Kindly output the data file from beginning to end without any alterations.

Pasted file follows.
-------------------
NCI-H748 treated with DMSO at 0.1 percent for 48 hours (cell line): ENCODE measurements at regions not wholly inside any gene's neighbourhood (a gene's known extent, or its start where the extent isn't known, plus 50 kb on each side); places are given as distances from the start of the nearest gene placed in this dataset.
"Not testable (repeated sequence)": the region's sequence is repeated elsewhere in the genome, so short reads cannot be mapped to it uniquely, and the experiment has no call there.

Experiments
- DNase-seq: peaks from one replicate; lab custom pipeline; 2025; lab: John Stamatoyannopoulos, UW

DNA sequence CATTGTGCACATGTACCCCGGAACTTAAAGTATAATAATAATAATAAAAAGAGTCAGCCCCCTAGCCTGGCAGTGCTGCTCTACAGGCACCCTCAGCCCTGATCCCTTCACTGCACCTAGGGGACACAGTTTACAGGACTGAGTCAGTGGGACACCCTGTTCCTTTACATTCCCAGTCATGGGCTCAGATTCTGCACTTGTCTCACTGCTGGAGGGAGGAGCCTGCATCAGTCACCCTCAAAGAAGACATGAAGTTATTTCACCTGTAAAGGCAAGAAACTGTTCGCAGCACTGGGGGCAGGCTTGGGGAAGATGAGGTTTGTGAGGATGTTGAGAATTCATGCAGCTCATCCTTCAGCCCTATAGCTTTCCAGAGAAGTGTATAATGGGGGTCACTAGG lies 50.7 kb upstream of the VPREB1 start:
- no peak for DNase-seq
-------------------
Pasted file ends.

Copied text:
NCI-H748 treated with DMSO at 0.1 percent for 48 hours (cell line): ENCODE measurements at regions not wholly inside any gene's neighbourhood (a gene's known extent, or its start where the extent isn't known, plus 50 kb on each side); places are given as distances from the start of the nearest gene placed in this dataset.
"Not testable (repeated sequence)": the region's sequence is repeated elsewhere in the genome, so short reads cannot be mapped to it uniquely, and the experiment has no call there.

Experiments
- DNase-seq: peaks from one replicate; lab custom pipeline; 2025; lab: John Stamatoyannopoulos, UW

DNA sequence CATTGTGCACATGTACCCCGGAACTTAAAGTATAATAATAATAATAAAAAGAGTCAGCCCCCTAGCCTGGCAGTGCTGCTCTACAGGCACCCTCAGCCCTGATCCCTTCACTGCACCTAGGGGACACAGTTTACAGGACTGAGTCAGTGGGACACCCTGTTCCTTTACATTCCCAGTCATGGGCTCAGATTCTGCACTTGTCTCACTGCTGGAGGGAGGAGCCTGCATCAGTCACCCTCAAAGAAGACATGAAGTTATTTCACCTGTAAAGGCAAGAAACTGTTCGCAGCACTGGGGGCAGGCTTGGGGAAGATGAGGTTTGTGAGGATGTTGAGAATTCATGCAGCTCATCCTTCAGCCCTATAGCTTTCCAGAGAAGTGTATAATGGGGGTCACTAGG lies 50.7 kb upstream of the VPREB1 start:
- no peak for DNase-seq